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LNG Production and Exports Could Yield Annual Revenues of 79 Million Dollars by 2027

LNG Production and Exports Could Yield Annual Revenues of 79 Million Dollars by 2027

The Executive predicts that the production and export of Liquefied Natural Gas (LNG) should bring the country an annual average of 5.1 billion meticais (79 million dollars) in tax revenue by 2027.

“It is expected that there will be tax revenue from the production and export of natural gas of around 5 billion meticais in 2025, a figure that should increase in 2027 to 5.1 billion meticais, the equivalent of 0.27 per cent of the estimated Gross Domestic Product (GDP),” said the government in a document approved this month by the Council of Ministers.

Entitled “Medium Term Fiscal Scenario (CFMP) for the 2025-27 period”, released by Lusa, the report explains that the production and export of liquefied natural gas and condensate from Coral Sul should reach 90 per cent of total capacity in 2024 and remain constant until 2027, when a further increase is expected with the start of production at Coral Norte, operating at 20 per cent of total expected capacity.

“The total estimated state revenue for 2025 is 416.4 billion meticais, rising to 488.3 billion meticais in 2027,” he emphasised.

The CFMP also reveals that in 2023, state revenue “did not reach the expected nominal value” of 357 billion meticais, but instead stood at 328.2 billion meticais, emphasising that “the reduction in the growth rate of important sectors of the economy, such as agriculture, fishing, manufacturing, construction, electricity, gas and water, which negatively affected the revenue collection process, contributed to this performance”.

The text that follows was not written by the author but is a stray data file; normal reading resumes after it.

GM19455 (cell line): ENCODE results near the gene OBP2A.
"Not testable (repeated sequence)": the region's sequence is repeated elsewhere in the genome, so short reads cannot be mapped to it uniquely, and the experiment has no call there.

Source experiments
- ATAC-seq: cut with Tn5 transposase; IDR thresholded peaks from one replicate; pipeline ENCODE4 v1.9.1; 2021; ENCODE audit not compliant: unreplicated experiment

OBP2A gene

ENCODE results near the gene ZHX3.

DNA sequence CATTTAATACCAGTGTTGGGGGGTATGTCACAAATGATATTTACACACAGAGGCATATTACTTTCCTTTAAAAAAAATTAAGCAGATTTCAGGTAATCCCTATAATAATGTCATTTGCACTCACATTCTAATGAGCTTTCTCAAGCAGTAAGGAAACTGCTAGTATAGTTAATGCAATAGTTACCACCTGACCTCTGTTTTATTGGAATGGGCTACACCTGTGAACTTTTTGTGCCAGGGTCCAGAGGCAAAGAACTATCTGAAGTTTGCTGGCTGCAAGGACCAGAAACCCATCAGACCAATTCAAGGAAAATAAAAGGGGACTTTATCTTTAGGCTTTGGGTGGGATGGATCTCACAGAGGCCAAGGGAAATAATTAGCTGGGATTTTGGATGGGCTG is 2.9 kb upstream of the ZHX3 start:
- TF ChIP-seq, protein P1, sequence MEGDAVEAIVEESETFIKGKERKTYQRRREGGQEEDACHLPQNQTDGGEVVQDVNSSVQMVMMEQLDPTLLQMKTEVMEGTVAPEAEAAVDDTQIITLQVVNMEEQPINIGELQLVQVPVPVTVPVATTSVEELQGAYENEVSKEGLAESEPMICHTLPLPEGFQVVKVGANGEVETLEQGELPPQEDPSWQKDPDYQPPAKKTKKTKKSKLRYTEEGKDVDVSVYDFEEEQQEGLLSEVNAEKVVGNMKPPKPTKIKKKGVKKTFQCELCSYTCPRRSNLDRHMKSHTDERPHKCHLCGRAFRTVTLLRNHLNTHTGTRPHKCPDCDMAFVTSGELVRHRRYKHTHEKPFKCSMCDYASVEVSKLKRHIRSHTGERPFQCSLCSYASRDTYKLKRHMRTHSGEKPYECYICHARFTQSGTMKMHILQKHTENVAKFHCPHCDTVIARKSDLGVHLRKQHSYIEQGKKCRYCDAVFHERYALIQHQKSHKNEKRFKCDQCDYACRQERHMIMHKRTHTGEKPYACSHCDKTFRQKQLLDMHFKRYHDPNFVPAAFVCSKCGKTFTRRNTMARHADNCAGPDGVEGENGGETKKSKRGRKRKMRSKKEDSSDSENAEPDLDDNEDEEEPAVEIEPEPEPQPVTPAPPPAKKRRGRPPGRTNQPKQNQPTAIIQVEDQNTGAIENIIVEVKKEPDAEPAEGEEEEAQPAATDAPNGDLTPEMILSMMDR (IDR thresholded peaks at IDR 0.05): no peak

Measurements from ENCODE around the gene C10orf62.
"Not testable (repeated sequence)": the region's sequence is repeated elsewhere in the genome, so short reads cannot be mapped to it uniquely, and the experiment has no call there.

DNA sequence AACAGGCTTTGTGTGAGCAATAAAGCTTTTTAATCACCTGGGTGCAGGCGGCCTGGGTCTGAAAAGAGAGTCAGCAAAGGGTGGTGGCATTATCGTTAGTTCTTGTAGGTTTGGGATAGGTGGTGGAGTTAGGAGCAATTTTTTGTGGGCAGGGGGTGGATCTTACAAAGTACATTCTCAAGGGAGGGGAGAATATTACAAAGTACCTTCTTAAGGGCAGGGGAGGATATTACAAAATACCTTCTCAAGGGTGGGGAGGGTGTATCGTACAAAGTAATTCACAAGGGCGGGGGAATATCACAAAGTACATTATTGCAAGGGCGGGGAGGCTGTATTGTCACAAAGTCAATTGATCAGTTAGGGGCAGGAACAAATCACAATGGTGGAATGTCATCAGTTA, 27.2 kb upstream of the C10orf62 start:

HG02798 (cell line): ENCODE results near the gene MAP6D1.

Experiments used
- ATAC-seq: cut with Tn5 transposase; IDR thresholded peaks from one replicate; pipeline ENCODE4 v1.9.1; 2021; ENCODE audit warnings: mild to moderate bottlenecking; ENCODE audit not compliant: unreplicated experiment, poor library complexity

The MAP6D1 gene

“Other negative factors include the rise in crime in the neighbouring Republic of South Africa, which reduced imports, natural disasters, which limited the movement of people and goods and hindered production, and the effects of the war between Russia and Ukraine,” he points out.

The Medium-Term Fiscal Scenario was drawn up by the government with the aim of “translating strategic development objectives into realistic and sustainable financial projections”, providing “a solid basis for decision-making and the efficient allocation of resources”.

“By projecting public revenue and expenditure for the next three years, financial challenges and investment opportunities can be identified that will help guide effective policies and the efficient allocation of resources,” the document states.

Mozambique has three development projects approved to exploit the natural gas reserves of the Rovuma basin, classified among the largest in the world, all located off the coast of Cabo Delgado province.

“It is expected that there will be tax revenue from the production and export of natural gas in the order of 5 billion meticais in 2025, a figure that should increase in 2027 to 5.1 billion meticais, equivalent to 0.27 per cent of the estimated Gross Domestic Product (GDP)”

Two of these projects are larger and involve channelling the gas from the seabed to land, cooling it in a factory and then exporting it by sea in a liquid state.

One is led by TotalEnergies (Area 1 consortium) and work progressed until it was suspended indefinitely after the armed attack on Palma in March 2021, when the French energy company declared that it would only resume work when the area was safe. The other is the still unannounced investment led by ExxonMobil and Eni (Area 4 consortium).

A third completed, smaller project also belongs to the Area 4 consortium and consists of a floating platform for capturing and processing gas for export, directly at sea, which started up in November 2022.

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